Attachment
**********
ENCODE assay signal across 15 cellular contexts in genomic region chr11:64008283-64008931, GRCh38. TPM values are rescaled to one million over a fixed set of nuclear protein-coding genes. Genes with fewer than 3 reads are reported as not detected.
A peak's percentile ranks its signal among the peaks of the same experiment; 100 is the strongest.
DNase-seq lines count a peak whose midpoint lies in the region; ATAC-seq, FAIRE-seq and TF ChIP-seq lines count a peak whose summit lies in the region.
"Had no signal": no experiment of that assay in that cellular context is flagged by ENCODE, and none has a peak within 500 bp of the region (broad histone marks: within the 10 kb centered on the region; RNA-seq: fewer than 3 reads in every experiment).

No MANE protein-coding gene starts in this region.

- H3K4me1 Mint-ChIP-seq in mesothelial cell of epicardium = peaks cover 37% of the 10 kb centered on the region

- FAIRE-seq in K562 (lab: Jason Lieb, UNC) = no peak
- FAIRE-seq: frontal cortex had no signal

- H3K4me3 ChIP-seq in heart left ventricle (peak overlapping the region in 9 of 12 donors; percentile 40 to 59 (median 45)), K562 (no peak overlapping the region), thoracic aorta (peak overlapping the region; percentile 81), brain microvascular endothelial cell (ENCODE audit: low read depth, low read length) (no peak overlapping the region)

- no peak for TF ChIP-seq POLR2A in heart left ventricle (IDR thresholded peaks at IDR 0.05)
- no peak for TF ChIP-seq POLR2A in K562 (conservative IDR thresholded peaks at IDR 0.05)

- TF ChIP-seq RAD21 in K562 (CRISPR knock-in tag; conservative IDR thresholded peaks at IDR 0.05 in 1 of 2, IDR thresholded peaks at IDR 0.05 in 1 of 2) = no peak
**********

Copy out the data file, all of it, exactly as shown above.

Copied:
ENCODE assay signal across 15 cellular contexts in genomic region chr11:64008283-64008931, GRCh38. TPM values are rescaled to one million over a fixed set of nuclear protein-coding genes. Genes with fewer than 3 reads are reported as not detected.
A peak's percentile ranks its signal among the peaks of the same experiment; 100 is the strongest.
DNase-seq lines count a peak whose midpoint lies in the region; ATAC-seq, FAIRE-seq and TF ChIP-seq lines count a peak whose summit lies in the region.
"Had no signal": no experiment of that assay in that cellular context is flagged by ENCODE, and none has a peak within 500 bp of the region (broad histone marks: within the 10 kb centered on the region; RNA-seq: fewer than 3 reads in every experiment).

No MANE protein-coding gene starts in this region.

- H3K4me1 Mint-ChIP-seq in mesothelial cell of epicardium = peaks cover 37% of the 10 kb centered on the region

- FAIRE-seq in K562 (lab: Jason Lieb, UNC) = no peak
- FAIRE-seq: frontal cortex had no signal

- H3K4me3 ChIP-seq in heart left ventricle (peak overlapping the region in 9 of 12 donors; percentile 40 to 59 (median 45)), K562 (no peak overlapping the region), thoracic aorta (peak overlapping the region; percentile 81), brain microvascular endothelial cell (ENCODE audit: low read depth, low read length) (no peak overlapping the region)

- no peak for TF ChIP-seq POLR2A in heart left ventricle (IDR thresholded peaks at IDR 0.05)
- no peak for TF ChIP-seq POLR2A in K562 (conservative IDR thresholded peaks at IDR 0.05)

- TF ChIP-seq RAD21 in K562 (CRISPR knock-in tag; conservative IDR thresholded peaks at IDR 0.05 in 1 of 2, IDR thresholded peaks at IDR 0.05 in 1 of 2) = no peak